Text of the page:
My conundrum is if the relationship between my mother and me does not heal, can I heal without a brutal divorce from her? And, even if I convince myself to separate from her, how do I stand in front of the mirror the next night and talk about lofty ideas of ethics, historical oppression and intersectional understandings of politics?
Psychological practices that do not engage in larger political dialogues — on casteism, patriarchy, capitalism, heteronormativity, ableism — function in their own bubble. They tend to preach recovery as an individual goal divorced from the world that will continue to affect us.
In March 2016, the New York Times published an opinion piece by a US-based therapist called Richard Brouillette. The article. titled ‘Why Therapists Should Talk Politics’ raises pertinent questions about therapy’s need to engage in political dialogue.
‘Typically, therapists avoid discussing social and political issues in sessions. If the patient raises them, the therapist will direct the conversation toward a discussion of symptoms, coping skills, the relevant issues in a patient’s childhood and family life. But I am growing more and more convinced that this is inadequate. Psychotherapy, as a field, is not prepared to respond to the major social issues affecting our patients’ lives.’
Most of us seek therapy in deep crisis and pour ourselves in the four walls of the shrink’s room. That’s when we are most vulnerable and we expose ourselves because we believe this might be a space where we will learn how to breathe without choking.
When this space and person too makes you feel you do not belong, therapy can become a tool for furthering social ostracisation, as Rachelle Bharathi Chandran observes in zir essay for Skin Stories, narrating zir personal experience with therapists:
‘I only met upper caste psychologists and psychiatrists with whom I never felt comfortable discussing money or the general anxiety it brought, especially because I was constantly in and out of hospitals because I was ill.’
In my regression therapy sessions, we were spending too much time dealing with tangible persons and spaces that my therapist believed were the causes of my condition. Perhaps my therapist thought that a narrative made up of non-abstract characters would help me get a grip on the already slippery, faceless depression that was overwhelming me.
A villain? I did not need a person to put the blame on. What I needed was the understanding of how social structures oppress people in various ways. What I needed to understand was that if the world was unkind to me, it was even less kind to my mother.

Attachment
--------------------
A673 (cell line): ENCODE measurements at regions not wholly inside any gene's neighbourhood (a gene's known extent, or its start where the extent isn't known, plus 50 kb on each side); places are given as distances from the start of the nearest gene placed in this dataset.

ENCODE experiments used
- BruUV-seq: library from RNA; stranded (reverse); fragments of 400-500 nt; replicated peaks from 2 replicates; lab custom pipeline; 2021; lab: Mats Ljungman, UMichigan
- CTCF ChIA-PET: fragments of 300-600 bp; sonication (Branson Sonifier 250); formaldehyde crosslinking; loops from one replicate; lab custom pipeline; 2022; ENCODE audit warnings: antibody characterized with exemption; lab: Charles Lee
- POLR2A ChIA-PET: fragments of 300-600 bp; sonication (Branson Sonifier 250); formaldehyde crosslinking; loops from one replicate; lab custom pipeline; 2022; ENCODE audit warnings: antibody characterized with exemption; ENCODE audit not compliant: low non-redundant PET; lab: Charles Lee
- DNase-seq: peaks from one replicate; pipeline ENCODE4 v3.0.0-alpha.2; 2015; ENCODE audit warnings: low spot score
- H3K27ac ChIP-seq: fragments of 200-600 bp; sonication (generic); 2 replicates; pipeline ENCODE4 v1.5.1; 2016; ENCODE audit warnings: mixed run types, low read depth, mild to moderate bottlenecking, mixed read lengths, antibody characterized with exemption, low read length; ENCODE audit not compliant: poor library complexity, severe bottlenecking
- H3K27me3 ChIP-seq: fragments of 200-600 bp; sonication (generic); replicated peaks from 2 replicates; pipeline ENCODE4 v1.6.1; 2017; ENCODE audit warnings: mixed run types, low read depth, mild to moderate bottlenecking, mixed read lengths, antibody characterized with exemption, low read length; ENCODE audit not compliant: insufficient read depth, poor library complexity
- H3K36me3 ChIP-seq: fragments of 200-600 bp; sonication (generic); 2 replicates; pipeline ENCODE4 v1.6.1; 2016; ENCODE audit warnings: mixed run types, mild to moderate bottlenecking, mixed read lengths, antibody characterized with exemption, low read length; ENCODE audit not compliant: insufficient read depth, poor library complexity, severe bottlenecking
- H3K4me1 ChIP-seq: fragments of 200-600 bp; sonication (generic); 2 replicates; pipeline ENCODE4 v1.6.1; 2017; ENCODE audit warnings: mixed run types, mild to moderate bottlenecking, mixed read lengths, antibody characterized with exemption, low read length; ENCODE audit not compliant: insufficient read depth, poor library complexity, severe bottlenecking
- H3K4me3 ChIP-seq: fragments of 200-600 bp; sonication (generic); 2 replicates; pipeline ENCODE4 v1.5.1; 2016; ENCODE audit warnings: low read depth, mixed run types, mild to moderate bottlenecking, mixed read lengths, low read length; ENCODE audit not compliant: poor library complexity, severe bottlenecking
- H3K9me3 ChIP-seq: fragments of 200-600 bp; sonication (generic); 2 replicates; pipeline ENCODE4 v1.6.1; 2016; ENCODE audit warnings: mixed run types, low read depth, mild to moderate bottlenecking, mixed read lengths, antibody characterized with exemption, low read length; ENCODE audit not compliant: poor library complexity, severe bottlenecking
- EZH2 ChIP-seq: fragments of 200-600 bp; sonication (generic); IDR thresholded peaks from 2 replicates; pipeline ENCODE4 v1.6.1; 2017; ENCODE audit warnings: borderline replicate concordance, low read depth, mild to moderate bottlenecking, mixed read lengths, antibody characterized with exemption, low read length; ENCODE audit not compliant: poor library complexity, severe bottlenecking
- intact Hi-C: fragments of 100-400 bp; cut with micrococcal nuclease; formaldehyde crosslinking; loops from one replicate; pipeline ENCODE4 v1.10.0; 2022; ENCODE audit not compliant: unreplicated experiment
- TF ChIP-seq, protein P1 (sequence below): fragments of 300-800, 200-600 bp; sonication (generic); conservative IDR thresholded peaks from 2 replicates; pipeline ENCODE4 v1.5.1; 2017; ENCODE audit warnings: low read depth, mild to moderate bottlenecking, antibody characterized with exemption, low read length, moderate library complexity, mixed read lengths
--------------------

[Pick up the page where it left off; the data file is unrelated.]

In hindsight, so much could have been different. I could have been less lonely as a child. My parents could have been perceptive enough to get that my aloofness was my resistance against years of shaming me for my body and my emotions. When I feigned illness, it was a cry for attention that should not have been dismissed or pathologised by taking me for IQ tests where I was declared unintelligent, or to doctors who summarily dismissed me as ‘a maniac’.
Maybe then, I would have been able to tell them about the transphobic slurs that were hurled at me by neighbourhood bullies every time I walked out of the house, just because I had a protruding chest as a fat child. I would not have been a wobbly walker, who is still worried about being watched from behind. I would not have thought that by joining the gym and becoming lean, one could get back at society. I would not have, for the longest time, believed that sexual abuse cannot happen to men, even though it happened to me many times.
I have never asked my mother if she knew why when after a quarrel with a private tutor I once had, she decided to beat the crap out of me. I don’t know how to have a conversation with her about why she becomes uncomfortable and heartless with anyone new around me, be it a flatmate, a friend or a partner. I cannot even communicate my need for space to her, because we do not have the same language anymore.
Therapy did not teach me how to reach her. It did not give me the tools to even start my journey towards healthy intimacy. If the aim of therapy was to teach me how to navigate the world with compassion, it gave me no overt signal of its willingness to do so.
It perhaps has something to do with the fact that I tried regression therapy, which is obsessed with locating your trauma in the past, and if necessary stretching it to even an imagined past, and creating an interaction with the present through hypnosis.
Siobhan feels regression therapy ‘is so rooted in the abject force of determinism and being tied to a past one couldn’t have controlled that it renders itself ineffective.’
A practising psychologist, Sadaf Vidha, tells me that therapy must guide you beyond singular ideas of victimhood. Therapy, Vidha says, must help you answer, ‘Okay, this happened, and now what? How do I not re-traumatise somebody else?’
An awareness of our surroundings equips us to practise what is at the heart of our mental health discourses — empathy. Therapy practices that do not recognise this push us into a vicious cycle of victimisation, finding a way out of which is difficult.
Telling myself a thousand times that my problems are my mother’s is not going to rid me of them. If I believe depression is a person and pushing them away cures me, what will I do when the people are gone and I am still here with the living and breathing pain inside me? Does therapy make provisions for these concerns? If it does not, it should.
Debojit Dutta is a writer and editor based in New Delhi, from where he co-runs the literary webzine Antiserious. His works have appeared in Himal Southasian, Scroll.in, The Wire, The Bombay Literary Magazine and Aainanagar among other places.Featured image credit: Alia Sinha